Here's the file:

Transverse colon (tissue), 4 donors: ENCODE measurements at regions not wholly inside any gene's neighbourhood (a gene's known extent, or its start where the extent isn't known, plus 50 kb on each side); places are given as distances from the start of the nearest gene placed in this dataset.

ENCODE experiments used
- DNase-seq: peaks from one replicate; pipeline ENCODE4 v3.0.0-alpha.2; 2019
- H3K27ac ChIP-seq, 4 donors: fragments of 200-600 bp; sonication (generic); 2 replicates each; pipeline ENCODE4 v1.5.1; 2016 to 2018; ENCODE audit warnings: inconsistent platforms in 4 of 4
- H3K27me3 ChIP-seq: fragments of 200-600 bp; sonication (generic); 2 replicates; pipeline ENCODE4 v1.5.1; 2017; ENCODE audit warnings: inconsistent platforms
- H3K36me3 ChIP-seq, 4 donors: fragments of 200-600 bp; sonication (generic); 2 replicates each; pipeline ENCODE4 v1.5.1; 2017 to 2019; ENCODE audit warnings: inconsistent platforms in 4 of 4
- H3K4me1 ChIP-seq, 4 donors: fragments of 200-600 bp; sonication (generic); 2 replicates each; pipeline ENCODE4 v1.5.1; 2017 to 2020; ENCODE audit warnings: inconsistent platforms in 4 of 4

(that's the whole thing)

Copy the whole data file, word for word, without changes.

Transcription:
Transverse colon (tissue), 4 donors: ENCODE measurements at regions not wholly inside any gene's neighbourhood (a gene's known extent, or its start where the extent isn't known, plus 50 kb on each side); places are given as distances from the start of the nearest gene placed in this dataset.

ENCODE experiments used
- DNase-seq: peaks from one replicate; pipeline ENCODE4 v3.0.0-alpha.2; 2019
- H3K27ac ChIP-seq, 4 donors: fragments of 200-600 bp; sonication (generic); 2 replicates each; pipeline ENCODE4 v1.5.1; 2016 to 2018; ENCODE audit warnings: inconsistent platforms in 4 of 4
- H3K27me3 ChIP-seq: fragments of 200-600 bp; sonication (generic); 2 replicates; pipeline ENCODE4 v1.5.1; 2017; ENCODE audit warnings: inconsistent platforms
- H3K36me3 ChIP-seq, 4 donors: fragments of 200-600 bp; sonication (generic); 2 replicates each; pipeline ENCODE4 v1.5.1; 2017 to 2019; ENCODE audit warnings: inconsistent platforms in 4 of 4
- H3K4me1 ChIP-seq, 4 donors: fragments of 200-600 bp; sonication (generic); 2 replicates each; pipeline ENCODE4 v1.5.1; 2017 to 2020; ENCODE audit warnings: inconsistent platforms in 4 of 4